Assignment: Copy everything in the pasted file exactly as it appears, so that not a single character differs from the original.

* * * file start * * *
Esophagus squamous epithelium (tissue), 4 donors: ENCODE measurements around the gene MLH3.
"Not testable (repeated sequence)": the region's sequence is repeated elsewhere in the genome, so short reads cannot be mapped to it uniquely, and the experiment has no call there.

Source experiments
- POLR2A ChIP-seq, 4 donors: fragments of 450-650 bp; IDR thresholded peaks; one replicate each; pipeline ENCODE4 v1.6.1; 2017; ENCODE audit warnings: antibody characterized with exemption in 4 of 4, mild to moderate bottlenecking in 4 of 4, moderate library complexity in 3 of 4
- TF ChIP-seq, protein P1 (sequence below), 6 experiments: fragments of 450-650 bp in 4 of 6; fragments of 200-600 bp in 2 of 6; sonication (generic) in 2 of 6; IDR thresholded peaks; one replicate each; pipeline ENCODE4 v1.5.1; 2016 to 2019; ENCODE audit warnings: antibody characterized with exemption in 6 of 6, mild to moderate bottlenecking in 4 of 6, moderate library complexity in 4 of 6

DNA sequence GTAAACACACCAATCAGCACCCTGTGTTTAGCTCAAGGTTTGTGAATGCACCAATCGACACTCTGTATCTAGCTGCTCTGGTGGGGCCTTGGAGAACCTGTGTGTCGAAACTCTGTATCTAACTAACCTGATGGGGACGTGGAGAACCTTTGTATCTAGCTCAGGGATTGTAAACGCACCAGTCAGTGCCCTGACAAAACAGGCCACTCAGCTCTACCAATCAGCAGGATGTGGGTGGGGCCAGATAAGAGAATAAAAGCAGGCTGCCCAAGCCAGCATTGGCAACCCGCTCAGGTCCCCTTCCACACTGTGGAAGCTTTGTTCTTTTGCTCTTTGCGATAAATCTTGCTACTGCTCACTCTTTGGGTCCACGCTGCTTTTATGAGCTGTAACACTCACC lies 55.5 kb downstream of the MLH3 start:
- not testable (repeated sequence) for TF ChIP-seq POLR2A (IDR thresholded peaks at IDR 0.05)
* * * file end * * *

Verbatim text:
Esophagus squamous epithelium (tissue), 4 donors: ENCODE measurements around the gene MLH3.
"Not testable (repeated sequence)": the region's sequence is repeated elsewhere in the genome, so short reads cannot be mapped to it uniquely, and the experiment has no call there.

Source experiments
- POLR2A ChIP-seq, 4 donors: fragments of 450-650 bp; IDR thresholded peaks; one replicate each; pipeline ENCODE4 v1.6.1; 2017; ENCODE audit warnings: antibody characterized with exemption in 4 of 4, mild to moderate bottlenecking in 4 of 4, moderate library complexity in 3 of 4
- TF ChIP-seq, protein P1 (sequence below), 6 experiments: fragments of 450-650 bp in 4 of 6; fragments of 200-600 bp in 2 of 6; sonication (generic) in 2 of 6; IDR thresholded peaks; one replicate each; pipeline ENCODE4 v1.5.1; 2016 to 2019; ENCODE audit warnings: antibody characterized with exemption in 6 of 6, mild to moderate bottlenecking in 4 of 6, moderate library complexity in 4 of 6

DNA sequence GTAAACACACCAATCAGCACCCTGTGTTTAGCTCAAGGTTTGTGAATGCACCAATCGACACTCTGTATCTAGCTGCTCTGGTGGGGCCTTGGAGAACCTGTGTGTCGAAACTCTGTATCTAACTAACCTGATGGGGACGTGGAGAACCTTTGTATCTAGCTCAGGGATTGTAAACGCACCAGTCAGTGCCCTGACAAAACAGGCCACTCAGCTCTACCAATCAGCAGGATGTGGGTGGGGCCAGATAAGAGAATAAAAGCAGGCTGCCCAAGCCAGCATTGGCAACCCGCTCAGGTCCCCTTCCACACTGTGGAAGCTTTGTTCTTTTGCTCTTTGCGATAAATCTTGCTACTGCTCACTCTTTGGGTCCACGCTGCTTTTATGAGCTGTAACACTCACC lies 55.5 kb downstream of the MLH3 start:
- not testable (repeated sequence) for TF ChIP-seq POLR2A (IDR thresholded peaks at IDR 0.05)